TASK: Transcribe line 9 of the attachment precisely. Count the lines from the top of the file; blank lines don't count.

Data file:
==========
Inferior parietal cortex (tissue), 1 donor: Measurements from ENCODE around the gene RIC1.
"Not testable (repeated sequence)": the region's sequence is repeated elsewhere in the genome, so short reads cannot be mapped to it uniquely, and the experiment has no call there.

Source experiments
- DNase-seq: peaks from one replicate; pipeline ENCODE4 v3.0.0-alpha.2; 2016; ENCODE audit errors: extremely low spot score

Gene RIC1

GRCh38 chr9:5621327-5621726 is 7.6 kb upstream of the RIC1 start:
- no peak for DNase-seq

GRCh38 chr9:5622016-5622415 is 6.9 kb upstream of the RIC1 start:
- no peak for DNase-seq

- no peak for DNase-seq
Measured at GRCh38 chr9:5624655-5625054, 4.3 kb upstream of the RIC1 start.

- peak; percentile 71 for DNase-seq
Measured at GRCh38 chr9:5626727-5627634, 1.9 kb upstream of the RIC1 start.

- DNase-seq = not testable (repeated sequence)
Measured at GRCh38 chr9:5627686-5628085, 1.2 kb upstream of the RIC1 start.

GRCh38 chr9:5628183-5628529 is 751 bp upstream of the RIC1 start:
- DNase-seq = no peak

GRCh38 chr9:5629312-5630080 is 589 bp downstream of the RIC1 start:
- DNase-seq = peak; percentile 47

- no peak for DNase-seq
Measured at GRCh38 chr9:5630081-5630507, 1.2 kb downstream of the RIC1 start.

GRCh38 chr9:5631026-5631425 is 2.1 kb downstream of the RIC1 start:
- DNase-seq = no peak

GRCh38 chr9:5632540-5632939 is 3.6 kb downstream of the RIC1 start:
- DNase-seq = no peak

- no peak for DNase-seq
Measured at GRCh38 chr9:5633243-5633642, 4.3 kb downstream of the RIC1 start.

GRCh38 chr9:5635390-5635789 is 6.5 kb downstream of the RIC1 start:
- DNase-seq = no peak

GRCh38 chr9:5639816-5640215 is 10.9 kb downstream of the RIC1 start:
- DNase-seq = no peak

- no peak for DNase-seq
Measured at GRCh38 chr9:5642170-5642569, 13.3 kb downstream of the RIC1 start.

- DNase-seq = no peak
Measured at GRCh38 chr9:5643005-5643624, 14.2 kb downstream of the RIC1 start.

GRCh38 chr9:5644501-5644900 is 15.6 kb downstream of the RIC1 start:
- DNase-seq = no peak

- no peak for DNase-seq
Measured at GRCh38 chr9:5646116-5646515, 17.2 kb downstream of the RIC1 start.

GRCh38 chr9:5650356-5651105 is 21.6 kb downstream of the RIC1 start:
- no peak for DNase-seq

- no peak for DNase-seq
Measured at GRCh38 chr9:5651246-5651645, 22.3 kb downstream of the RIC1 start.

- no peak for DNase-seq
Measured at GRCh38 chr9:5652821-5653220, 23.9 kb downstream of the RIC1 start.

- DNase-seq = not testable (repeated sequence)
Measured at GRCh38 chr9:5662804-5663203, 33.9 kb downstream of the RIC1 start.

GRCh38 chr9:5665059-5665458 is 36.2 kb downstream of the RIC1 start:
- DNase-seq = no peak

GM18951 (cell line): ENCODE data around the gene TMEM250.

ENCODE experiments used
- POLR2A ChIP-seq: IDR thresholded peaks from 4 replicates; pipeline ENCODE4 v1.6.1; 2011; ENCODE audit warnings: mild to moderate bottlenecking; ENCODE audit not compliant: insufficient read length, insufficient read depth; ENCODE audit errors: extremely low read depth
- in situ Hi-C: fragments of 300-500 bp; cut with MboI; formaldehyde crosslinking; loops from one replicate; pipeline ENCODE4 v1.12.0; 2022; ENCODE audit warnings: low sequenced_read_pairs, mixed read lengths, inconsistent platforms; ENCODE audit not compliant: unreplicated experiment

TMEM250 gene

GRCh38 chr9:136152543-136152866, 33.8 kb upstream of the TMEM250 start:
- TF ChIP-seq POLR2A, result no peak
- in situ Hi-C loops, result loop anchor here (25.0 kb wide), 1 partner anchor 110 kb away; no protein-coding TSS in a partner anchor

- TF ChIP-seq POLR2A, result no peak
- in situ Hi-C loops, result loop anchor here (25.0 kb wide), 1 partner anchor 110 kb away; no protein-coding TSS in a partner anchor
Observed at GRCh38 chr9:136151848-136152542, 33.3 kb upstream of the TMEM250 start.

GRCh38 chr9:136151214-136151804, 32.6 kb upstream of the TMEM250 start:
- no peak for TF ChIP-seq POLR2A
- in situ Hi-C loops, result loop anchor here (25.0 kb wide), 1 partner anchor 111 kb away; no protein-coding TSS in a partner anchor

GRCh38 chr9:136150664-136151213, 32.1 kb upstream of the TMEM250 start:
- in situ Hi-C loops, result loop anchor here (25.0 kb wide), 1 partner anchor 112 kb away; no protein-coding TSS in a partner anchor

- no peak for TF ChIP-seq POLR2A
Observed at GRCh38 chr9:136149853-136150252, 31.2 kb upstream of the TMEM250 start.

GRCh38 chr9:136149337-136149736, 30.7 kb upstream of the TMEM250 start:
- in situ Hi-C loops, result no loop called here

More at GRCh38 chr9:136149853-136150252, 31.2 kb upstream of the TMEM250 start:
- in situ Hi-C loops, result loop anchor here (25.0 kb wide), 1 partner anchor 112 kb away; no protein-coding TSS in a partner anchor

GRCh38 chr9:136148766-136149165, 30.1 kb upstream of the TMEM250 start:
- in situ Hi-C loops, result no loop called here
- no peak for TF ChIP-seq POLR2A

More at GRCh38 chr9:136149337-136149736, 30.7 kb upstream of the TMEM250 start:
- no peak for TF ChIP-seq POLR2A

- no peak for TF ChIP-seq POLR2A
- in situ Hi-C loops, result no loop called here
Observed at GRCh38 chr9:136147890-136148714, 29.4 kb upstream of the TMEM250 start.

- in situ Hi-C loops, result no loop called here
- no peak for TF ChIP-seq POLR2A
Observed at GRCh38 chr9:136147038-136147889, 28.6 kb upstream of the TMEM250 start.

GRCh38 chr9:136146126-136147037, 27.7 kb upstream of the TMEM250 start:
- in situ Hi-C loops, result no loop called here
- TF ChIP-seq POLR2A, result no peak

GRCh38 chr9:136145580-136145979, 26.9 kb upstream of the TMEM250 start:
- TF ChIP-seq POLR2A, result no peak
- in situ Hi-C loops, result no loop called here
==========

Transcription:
- no peak for DNase-seq